For an amazing activity to do with your family, consider growing vegetables and starting your own organic garden. Growing organic vegetables means your family can enjoy healthy, tasty, fresh produce free of synthetic chemicals or pesticides. Some of the organic gardening basics are the same as non-organic. When starting your garden, you need to plant in an area that gets full sun, at least 6 hours a day (8 to 10 hours is even better). All gardens require frequent watering, so make sure you have a hose that will reach all corners of your plot. If you want to start your own vegetable garden, here are some tips to consider:
Start With Organic Soil
In making a healthy organic vegetable garden, you need to start at the beginning with healthy soil. The most important component in soil is the organic matter that goes into it, such as manure, moss, or compost.They make for the best options because they contain decayed microorganisms of previous plant life. Those microorganisms supply plants the nutrients they need. If you want to start making your own soil, you can create your own compost pile by designating an area or bin where organic matter will decompose. Or you can buy it in bulk or use bagged compost available at garden centers and home improvement stores.
Once you have your soil, reduce weeds by spreading a 1- to 2-inch-thick layer of mulch on the soil. It creates a barrier that prevents weeds from getting sunlight and from germinating, as well as prevents fungal disease spores from drifting onto plant leaves. Use an organic material (such as newspaper) as mulch so as it decomposes it adds beneficial organic matter to the soil.
Tips For Seedlings
When shopping for seedlings, plant experts and growers recommend choosing plants that have a healthy color, particularly ones that do not have yellow leaves. Avoid droopy or wilting leaves as well. When you’re shopping for transplants, gently tap the plant out of the pot to make sure the roots are well-developed and white. Avoid plants that are already budding or have flowers. If you can’t avoid them, pinch buds and flowers off before planting to ensure the plant energy stays focused on setting new roots and flourishes after re-potting.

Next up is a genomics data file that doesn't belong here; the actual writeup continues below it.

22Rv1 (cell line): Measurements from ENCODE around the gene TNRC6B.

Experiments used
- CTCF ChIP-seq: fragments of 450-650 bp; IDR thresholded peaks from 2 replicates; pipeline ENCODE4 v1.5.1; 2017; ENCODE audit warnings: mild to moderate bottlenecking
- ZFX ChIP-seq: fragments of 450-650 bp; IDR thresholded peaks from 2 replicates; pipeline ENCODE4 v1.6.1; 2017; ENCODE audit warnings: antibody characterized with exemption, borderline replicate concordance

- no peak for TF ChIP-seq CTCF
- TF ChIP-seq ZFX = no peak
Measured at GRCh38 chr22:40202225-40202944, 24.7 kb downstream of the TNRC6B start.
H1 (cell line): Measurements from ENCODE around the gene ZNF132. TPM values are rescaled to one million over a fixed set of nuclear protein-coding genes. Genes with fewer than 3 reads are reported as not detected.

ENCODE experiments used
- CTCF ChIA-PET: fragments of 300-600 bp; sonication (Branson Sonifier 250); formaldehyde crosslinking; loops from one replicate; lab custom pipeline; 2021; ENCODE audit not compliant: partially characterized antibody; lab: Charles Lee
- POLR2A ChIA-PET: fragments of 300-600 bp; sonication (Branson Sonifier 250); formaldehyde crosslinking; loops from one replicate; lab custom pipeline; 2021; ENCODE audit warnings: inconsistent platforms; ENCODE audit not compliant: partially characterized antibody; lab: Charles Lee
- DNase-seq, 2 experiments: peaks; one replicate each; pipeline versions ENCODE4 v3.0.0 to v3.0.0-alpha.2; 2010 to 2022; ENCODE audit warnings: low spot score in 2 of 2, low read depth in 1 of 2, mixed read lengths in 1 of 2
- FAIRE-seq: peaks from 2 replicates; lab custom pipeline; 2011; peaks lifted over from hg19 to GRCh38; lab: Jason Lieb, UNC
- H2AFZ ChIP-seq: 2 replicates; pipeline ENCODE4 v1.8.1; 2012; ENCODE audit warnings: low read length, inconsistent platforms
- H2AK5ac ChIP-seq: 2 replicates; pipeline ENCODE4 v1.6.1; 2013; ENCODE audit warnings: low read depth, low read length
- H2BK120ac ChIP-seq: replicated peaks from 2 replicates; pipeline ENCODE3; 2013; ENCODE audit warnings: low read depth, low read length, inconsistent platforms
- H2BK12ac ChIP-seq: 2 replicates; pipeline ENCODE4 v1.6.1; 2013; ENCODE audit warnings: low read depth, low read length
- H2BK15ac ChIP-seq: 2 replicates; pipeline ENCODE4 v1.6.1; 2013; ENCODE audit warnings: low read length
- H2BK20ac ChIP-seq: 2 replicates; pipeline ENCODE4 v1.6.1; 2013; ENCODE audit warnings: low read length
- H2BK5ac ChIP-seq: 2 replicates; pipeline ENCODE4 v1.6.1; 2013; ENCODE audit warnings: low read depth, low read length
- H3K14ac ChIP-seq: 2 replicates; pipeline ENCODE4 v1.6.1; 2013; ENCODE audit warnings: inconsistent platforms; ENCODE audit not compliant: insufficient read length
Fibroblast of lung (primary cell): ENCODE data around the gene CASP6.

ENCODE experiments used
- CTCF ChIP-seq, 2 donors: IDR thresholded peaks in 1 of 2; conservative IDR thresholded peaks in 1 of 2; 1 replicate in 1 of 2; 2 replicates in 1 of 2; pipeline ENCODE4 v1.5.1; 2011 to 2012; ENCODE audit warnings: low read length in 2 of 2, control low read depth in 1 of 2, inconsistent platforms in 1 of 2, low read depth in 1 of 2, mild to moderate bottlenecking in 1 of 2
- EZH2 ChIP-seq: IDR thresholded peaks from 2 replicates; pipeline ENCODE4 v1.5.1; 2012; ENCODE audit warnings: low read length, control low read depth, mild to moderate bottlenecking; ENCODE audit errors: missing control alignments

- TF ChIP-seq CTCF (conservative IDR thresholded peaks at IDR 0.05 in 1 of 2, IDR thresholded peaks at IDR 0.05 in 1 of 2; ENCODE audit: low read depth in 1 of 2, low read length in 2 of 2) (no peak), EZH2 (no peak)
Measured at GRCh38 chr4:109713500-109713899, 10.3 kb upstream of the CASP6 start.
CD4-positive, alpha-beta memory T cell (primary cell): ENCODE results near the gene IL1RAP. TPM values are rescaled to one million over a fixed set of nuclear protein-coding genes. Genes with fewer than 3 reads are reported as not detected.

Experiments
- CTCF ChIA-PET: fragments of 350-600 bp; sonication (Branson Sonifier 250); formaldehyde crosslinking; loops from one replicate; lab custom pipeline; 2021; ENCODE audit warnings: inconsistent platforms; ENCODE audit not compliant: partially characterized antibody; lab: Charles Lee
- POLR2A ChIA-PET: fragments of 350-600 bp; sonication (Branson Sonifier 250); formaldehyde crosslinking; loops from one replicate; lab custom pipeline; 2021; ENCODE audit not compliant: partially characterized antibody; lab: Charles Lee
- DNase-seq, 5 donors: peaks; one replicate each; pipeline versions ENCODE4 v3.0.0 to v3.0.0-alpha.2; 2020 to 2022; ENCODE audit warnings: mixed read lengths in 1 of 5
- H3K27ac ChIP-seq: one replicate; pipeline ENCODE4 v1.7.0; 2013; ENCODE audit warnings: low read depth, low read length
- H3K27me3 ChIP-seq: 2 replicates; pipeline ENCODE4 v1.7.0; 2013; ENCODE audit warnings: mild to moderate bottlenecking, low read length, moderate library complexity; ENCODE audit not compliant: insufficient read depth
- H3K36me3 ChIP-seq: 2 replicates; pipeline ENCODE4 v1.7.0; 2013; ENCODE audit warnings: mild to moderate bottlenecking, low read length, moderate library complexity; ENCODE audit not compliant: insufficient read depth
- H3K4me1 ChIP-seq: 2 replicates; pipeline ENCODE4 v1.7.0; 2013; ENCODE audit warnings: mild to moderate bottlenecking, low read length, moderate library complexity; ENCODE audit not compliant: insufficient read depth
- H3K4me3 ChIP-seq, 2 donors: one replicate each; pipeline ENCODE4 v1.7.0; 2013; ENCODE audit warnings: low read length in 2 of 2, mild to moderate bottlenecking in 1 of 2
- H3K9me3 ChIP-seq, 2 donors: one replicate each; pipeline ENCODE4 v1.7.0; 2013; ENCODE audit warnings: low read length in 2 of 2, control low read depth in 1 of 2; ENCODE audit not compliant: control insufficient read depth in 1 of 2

Practice Crop Rotation
Because many closely related plants are affected by the same diseases, avoid planting them where their relatives grew the year or two before, if trying to renew your garden or if someone had planted there previously. Two of the biggest families to watch out for are the tomato family (tomatoes, peppers, eggplants) and the squash family (squash, pumpkin, cucumber, watermelon). Rotating crops to different parts of the garden helps limit disease development and depleting the soil of nutrients.
Water When Appropriate and Give Plants Space
When it comes to watering plants, know that wet leaves, especially in the afternoon or evening, foster the growth of mildews like powdery or downy mildew. Instead of watering from overhead, use a water-saving soaker hose that delivers water directly to the roots and prevents splashing. Be sure to follow the spacing requirements on seed packets to avoid crowding. Good air flow between the plants can help prevent many types of other fungal diseases as well.
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